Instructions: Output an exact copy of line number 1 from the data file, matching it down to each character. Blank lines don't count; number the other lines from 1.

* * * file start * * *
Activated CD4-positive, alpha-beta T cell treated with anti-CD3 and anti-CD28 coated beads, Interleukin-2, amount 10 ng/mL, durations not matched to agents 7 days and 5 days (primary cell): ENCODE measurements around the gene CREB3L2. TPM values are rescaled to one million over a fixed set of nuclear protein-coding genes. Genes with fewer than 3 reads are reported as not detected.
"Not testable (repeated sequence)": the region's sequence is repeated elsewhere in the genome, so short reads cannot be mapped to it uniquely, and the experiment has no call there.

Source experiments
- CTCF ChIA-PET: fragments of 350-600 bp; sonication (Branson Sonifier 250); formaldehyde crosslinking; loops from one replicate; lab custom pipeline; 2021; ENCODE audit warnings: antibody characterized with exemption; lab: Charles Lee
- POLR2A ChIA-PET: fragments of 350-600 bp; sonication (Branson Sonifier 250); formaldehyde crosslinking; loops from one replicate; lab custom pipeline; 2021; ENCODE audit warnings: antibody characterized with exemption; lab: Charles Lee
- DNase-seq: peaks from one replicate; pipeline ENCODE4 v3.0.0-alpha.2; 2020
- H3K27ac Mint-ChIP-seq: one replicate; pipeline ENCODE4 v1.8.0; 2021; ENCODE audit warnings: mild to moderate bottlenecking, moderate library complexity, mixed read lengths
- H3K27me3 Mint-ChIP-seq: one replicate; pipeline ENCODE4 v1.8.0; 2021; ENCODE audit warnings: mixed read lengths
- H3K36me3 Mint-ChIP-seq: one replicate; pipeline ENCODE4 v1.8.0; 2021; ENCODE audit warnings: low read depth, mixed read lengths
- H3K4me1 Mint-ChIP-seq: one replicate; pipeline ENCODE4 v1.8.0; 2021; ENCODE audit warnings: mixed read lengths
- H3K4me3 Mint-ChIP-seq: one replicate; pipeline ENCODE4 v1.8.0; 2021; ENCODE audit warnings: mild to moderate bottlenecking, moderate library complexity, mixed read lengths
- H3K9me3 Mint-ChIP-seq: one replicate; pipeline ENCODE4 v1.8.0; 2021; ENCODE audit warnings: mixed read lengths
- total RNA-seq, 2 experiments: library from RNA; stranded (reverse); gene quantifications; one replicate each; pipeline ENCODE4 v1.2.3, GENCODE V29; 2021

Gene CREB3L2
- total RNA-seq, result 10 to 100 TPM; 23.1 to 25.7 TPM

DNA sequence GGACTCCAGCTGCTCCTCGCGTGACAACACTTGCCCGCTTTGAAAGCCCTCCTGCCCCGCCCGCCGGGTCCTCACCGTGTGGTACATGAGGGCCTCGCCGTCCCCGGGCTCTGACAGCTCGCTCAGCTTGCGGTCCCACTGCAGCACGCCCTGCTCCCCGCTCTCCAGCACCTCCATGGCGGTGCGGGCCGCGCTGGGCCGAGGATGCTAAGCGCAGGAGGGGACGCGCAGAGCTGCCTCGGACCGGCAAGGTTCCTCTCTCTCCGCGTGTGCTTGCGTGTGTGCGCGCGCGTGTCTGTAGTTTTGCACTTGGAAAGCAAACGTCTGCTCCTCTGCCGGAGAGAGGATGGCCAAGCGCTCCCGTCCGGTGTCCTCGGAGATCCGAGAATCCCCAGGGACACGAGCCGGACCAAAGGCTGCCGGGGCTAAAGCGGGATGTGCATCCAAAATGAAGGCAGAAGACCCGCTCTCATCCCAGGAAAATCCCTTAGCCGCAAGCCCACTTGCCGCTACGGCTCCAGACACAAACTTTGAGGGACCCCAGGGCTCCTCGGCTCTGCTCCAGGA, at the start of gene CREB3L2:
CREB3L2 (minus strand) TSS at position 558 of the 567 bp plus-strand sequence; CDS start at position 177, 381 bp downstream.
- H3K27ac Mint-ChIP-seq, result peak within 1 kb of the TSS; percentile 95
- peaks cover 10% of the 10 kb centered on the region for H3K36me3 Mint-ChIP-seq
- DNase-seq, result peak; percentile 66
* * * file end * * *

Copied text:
Activated CD4-positive, alpha-beta T cell treated with anti-CD3 and anti-CD28 coated beads, Interleukin-2, amount 10 ng/mL, durations not matched to agents 7 days and 5 days (primary cell): ENCODE measurements around the gene CREB3L2. TPM values are rescaled to one million over a fixed set of nuclear protein-coding genes. Genes with fewer than 3 reads are reported as not detected.